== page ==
In the wake of a 12-loss season, with 23 unrestricted free agents and ongoing salary-cap issues, the Detroit Lions roster could look considerably different before they hit training camp next summer.
The easiest way to start making changes is to not re-sign some of those free agents. That's seemingly inevitable, especially if players such as Cliff Avril, Justin Durant and DeAndre Levy receive generous offers from another team.
But what about some of the current starters who are signed for next season? Would the Lions consider going in a different direction to trim their salaries?
Here are five core players whose futures will be interesting to monitor this offseason:
1. Right guard Stephen Peterman: Considered the weak link on the offensive line, Peterman arguably is the unit's worst pass blocker.
General manager Martin Mayhew stressed that some of quarterback Matthew Stafford's troubles in 2012 were created by interior pressure.
Reading between the lines, that would suggest that Peterman was the main culprit because left guard Rob Sims and, to a lesser degree, center Dominic Raiola graded out as better pass blockers.
Peterman has a cap hit of more than 3 million for the final year of his contract. He has started every game the last three seasons, but will he be back for another?
Possible replacements for him currently on the roster include 2012 first-round draft pick Riley Reiff, who apparently can play tackle or guard, and Bill Nagy, who was on the injured list all season following ankle surgery.
2. Defensive end Kyle Vanden Bosch: KVB's production took a noticeable nosedive at age 34, in his 13th NFL season.
He went from eight sacks in 2011 to 3 12 in 2012, from four forced fumbles to zero and from one fumble recovery to zero.
The pass rush needed to be dominant to try to hide a suspect secondary, but it was a major disappointment because the defensive ends didn't deliver.
Vanden Bosch reportedly will have a cap hit of nearly 11 million in the final year of a deal that he signed when he came to Detroit from Tennessee as a free agent in 2010.
It's a tough spot for the Lions. Vanden Bosch was an important part of the transformation that led the team to the playoffs in 2011. His leadership and work ethic were invaluable during that turnaround.
But this is a cutthroat business. If he's not capable of playing to a higher level than he showed in 2012, would the Lions seriously consider parting ways?
3. Offensive tackle Jeff Backus: He finally missed a game in his 12th season, sitting out Thanksgiving Day because of a hamstring injury.
Backus returned the next week and finished out the season. He still hasn't addressed his future plans, if he might retire or whether he definitely wants to come back for at least another year. He has one year left on his contract with a cap hit around 3.5 million.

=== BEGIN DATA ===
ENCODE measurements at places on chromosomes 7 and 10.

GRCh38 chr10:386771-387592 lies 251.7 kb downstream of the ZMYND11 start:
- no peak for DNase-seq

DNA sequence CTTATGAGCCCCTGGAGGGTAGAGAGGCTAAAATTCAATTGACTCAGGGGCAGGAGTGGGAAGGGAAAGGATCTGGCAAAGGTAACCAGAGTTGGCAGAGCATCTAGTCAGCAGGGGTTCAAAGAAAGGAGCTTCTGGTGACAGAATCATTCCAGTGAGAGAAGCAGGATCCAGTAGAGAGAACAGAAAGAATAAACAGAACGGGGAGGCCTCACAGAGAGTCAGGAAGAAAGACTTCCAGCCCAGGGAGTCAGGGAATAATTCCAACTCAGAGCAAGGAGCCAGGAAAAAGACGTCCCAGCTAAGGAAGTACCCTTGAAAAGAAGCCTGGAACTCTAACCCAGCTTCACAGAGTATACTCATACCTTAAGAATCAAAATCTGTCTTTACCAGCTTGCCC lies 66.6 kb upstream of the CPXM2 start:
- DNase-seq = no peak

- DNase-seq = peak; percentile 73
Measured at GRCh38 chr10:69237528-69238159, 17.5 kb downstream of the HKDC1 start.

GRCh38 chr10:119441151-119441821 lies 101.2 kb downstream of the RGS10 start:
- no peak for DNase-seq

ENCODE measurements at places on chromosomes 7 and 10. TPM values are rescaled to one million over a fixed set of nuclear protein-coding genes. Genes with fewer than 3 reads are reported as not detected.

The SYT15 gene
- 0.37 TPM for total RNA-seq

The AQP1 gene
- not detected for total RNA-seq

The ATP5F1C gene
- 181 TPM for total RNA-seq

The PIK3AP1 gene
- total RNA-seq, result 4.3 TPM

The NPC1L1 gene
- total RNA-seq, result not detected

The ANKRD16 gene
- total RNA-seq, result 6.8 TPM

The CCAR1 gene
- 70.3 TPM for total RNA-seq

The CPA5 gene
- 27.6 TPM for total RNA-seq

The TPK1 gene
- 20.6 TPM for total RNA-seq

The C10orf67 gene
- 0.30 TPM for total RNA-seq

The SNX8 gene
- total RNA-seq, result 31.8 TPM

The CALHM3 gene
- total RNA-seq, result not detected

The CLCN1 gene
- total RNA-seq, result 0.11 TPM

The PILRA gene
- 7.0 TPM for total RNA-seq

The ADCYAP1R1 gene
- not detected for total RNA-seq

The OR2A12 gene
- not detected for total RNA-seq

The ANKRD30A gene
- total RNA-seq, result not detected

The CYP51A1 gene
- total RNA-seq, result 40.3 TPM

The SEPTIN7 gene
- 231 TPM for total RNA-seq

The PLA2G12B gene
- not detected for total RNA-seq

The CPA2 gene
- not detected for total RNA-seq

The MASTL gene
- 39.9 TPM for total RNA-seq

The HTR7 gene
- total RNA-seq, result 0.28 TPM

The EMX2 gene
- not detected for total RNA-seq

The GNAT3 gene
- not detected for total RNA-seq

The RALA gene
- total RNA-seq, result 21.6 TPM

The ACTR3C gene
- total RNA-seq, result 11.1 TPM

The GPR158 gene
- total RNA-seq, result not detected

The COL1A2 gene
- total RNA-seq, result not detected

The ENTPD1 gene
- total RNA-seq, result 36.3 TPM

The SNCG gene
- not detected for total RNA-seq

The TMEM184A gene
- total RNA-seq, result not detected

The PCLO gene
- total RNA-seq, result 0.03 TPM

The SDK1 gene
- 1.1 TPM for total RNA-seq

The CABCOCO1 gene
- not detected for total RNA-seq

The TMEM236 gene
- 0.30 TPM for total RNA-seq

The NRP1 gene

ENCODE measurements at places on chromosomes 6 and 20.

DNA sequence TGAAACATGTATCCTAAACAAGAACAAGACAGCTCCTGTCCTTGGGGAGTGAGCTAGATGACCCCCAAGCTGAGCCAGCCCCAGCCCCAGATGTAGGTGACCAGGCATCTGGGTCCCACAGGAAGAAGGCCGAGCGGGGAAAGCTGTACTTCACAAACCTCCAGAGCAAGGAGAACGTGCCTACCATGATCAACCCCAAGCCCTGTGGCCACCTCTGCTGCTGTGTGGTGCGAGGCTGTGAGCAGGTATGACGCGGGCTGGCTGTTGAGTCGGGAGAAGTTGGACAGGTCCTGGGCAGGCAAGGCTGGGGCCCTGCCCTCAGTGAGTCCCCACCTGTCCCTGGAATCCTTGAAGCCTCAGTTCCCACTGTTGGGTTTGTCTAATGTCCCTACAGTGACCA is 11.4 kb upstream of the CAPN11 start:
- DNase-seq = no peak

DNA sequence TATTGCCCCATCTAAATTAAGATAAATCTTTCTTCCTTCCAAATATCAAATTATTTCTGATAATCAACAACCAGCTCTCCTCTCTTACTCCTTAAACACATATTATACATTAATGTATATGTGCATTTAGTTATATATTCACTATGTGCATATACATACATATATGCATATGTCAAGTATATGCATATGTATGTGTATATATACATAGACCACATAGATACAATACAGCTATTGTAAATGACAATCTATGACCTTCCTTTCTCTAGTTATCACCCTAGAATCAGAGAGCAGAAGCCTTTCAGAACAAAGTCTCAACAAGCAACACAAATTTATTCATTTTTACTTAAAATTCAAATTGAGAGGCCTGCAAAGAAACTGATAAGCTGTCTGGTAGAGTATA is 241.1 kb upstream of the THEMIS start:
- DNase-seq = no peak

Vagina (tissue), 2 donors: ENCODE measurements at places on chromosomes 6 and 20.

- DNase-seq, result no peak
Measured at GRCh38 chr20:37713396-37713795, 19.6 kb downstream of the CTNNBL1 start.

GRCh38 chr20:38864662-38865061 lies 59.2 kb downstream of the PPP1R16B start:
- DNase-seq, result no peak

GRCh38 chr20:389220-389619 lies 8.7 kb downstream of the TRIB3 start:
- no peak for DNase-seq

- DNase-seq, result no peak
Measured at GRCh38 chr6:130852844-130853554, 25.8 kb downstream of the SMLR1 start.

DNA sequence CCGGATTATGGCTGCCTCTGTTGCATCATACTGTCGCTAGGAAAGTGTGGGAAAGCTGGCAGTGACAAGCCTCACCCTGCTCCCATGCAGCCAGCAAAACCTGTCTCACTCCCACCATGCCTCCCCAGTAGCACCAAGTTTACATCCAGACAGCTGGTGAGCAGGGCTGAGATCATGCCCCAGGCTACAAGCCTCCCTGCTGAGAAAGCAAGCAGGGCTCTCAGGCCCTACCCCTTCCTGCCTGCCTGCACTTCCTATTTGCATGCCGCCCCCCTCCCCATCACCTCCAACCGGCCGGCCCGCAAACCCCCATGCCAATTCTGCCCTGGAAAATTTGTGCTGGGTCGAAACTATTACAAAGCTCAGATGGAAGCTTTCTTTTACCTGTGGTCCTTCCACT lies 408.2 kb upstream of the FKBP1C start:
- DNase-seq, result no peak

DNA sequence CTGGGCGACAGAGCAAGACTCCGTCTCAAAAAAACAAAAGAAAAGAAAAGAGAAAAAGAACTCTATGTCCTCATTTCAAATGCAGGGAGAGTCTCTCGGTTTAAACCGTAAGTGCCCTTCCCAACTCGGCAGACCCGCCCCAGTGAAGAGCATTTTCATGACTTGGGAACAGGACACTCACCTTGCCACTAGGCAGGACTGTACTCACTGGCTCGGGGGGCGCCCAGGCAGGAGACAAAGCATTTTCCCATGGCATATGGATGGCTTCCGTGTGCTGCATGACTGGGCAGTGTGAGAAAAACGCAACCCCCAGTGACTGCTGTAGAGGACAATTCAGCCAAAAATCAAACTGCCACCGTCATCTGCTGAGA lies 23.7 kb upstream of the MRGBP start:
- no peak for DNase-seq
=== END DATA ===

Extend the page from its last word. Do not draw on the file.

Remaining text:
Mayhew said he met with Backus shortly after the season but that they didn't discuss retirement at all.
"Jeff and I got here at the same time," Mayhew said. "I thought we needed to talk. It was a good conversation about where we are as a team, as an organization. I kind of got his viewpoint on it. He's a pro, been around a long time. I have great respect for him."
The Lions drafted Backus' likely heir apparent last April. Reiff seems ready for a full-time role. It could be left tackle if Backus retires or it could be elsewhere on the line if Backus returns.
4. Raiola: Often the target of ridicule among fans, he also would be entering his 13th season with the Lions.
Raiola, 34, who started all but four games over the last 11 years, has made it clear he doesn't plan to retire just yet. His deal has a cap hit of more than 6 million.
Although he's still a decent pass protector, the Lions seriously need to upgrade their run blocking to develop more of a balanced offense.
Despite public opinion, there are some potential downsides to consider before assuming the Lions automatically would be better off without Raiola.
Like Vanden Bosch, Raiola provides veteran leadership, an intangible that the club is otherwise sorely lacking.
Raiola's experience calling out signals in the middle of the line also could be missed, at least short term, because continuity on the O-line is so important.
5. Receiver Nate Burleson: There was speculation, even Burleson acknowledged it, that he could be the odd-man out in 2013 after the Lions took a receiver in the second round each of the last two years in the NFL Draft.
But Titus Young turned into a head case and Ryan Broyles suffered another knee injury, both of which increased Burleson's value.
Still, at age 31, he's coming back from surgery for a broken leg that forced him to miss the final 10 games.
What's more, he has two years remaining on a contract that has a cap hit around 6.5 million in 2013.
Burleson has indicated he will rework his contract to help the team financially.
"I had a talk with Nate," Mayhew said. "He wants to finish his career here. The doctors feel good about where he is. That's a decision we'll make down the road, I think."